Turning to Romans 11:1-2, Paul’s own answer to his question is unequivocal, “Has God cast away his people? . . . God has not cast away his people whom he foreknew”. Paul goes on, in 11:28-29, to speak of Israel’s “election” and to insist that its “calling” as a nation is “irrevocable”. What is more, Paul wrote this around 57-58 AD when the New Covenant was already fully established. So the Jewish nation continues to be an elect, chosen nation before God, as promised in the Abrahamic Covenant and subsequently reaffirmed with the patriarchs. “God has not cast away his people whom he foreknew”. As Dr Lloyd-Jones has pointed out, the Greek word translated here as “foreknew”, is translated as “foreordained” in 1 Peter 1:20. So David Stern is justified when, in his Jewish New Testament, he translates Romans 11:2, “God has not repudiated his people, whom he chose in advance”. The context of Romans 11 confirms this, as Paul speaks of Israel’s “election” by God.
Why is it inconceivable to think of God casting off the Jewish nation? Because God not only made his covenant with Israel, but subsequently promised that he could never break his covenant by casting them away (Leviticus 26:44-45). Paul would have been aware of such passages and also promises such as the one found in Jeremiah 31:35-37:
Thus says the LORD, who gives the sun for a light by day, and the ordinances of the moon and the stars for a light by night . . . “If those ordinances depart from before me”, says the LORD, “then the seed of Israel shall also cease from being a nation before me for ever. . . If heaven above can be measured, and the foundations of the earth searched out beneath, I will also cast off the seed of Israel for all that they have done,” says the LORD.
Have the sun and moon departed? Has man yet measured the heavens? Most certainly not – not even today! Therefore, Paul concludes, God has not cast away his people Israel.
If Israel is an elect nation, does this mean that all Jewish people will come to salvation, or that they will automatically be saved simply by being Jewish?
From these chapters in Romans it is very clear that whatever Israel’s election means, it does not mean that they will all be saved, or that they will be saved as Jews by their own covenant. So what exactly does Israel’s election mean? The problem is that many Christians think of election as meaning simply the election of individuals to salvation. But as Louis Berkhof notes, “the Bible speaks of election in more than one sense”. As to the Jewish nation, Berkhof explains that there is “the election of Israel as a people for special privileges and for special service”.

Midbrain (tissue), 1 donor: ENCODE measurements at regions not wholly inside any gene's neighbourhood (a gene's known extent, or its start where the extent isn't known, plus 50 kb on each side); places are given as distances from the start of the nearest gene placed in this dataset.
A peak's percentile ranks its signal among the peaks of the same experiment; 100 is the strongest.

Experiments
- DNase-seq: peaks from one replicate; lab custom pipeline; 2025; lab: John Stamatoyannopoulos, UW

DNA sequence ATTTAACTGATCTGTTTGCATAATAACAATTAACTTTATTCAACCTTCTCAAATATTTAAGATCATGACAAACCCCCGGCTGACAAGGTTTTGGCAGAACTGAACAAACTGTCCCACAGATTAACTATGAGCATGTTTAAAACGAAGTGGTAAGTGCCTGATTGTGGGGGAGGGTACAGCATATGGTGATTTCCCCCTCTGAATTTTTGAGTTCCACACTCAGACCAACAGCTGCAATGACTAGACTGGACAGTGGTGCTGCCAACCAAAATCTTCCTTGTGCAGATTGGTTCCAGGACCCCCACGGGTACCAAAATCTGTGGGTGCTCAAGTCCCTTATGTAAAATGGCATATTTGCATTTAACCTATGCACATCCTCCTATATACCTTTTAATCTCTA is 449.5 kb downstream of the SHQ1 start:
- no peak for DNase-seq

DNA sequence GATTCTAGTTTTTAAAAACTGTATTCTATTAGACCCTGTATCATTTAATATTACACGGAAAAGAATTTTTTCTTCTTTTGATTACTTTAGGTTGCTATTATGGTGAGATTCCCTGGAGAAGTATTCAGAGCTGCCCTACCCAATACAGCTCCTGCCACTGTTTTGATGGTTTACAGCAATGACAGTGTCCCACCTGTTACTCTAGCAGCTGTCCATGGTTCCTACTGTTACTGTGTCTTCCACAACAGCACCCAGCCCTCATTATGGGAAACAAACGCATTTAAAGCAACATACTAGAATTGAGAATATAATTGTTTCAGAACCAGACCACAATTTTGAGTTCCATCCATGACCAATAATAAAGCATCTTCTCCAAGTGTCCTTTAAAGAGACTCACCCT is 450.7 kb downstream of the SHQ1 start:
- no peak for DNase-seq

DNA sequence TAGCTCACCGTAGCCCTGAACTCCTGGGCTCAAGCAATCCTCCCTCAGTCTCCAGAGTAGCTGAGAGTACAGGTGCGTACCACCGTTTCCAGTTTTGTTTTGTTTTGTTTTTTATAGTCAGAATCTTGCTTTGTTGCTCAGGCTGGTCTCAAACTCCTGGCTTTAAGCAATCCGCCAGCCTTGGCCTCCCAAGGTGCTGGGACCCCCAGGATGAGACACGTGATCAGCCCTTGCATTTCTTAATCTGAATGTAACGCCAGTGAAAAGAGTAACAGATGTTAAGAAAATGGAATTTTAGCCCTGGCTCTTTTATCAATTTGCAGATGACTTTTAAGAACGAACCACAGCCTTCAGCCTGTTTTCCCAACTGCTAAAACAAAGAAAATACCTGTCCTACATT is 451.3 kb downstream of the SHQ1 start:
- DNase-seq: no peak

What are these special privileges to which Israel was elected?
Israel was elected to be a kingdom of priests (Exodus 19:6) and a means of blessing to the other nations (Genesis 12:1-3).
Israel was elected to be a nation under God’s special protection (Genesis 12:3), as evidenced by their survival in the face of enemies such as Pharaoh, Haman, the Romans and, in our own time, the Nazis.
Israel’s national election encompasses the individual election of some Jewish people to personal salvation through the gospel (Romans 11:5). Not only that, but it also includes the promise of the nation’s future salvation through their Messiah (Romans 11:12, 15, 26-27).
Finally, Israel’s election means that when the nation finally turns en-masse to God through Messiah, this will result in blessing for the Gentiles (Romans 11:11-12, 15).
What sort of response to the gospel can we expect from the Jewish people today?
Outreach to the Jewish people is unique in that no other gospel work has such definite promises of success attached to it. The fact is that “God has not cast away his people whom he foreknew”, that “at this present time there is a remnant according to the election of grace”, and that at a future time known only to God “all Israel will be saved”! So we are encouraged to go on sharing the gospel with our Jewish friends in the knowledge that God will bless our witness to them, both now and in the future. The calling of Gentile believers, according to Paul, is to provoke Jewish people to jealousy by our lives and witness, so that they too may come to faith in their Messiah.
This article, which appeared in the Spring 2009 edition of the Herald, is an edited version of a piece which was first published in the Spring 2005 issue of Foundations.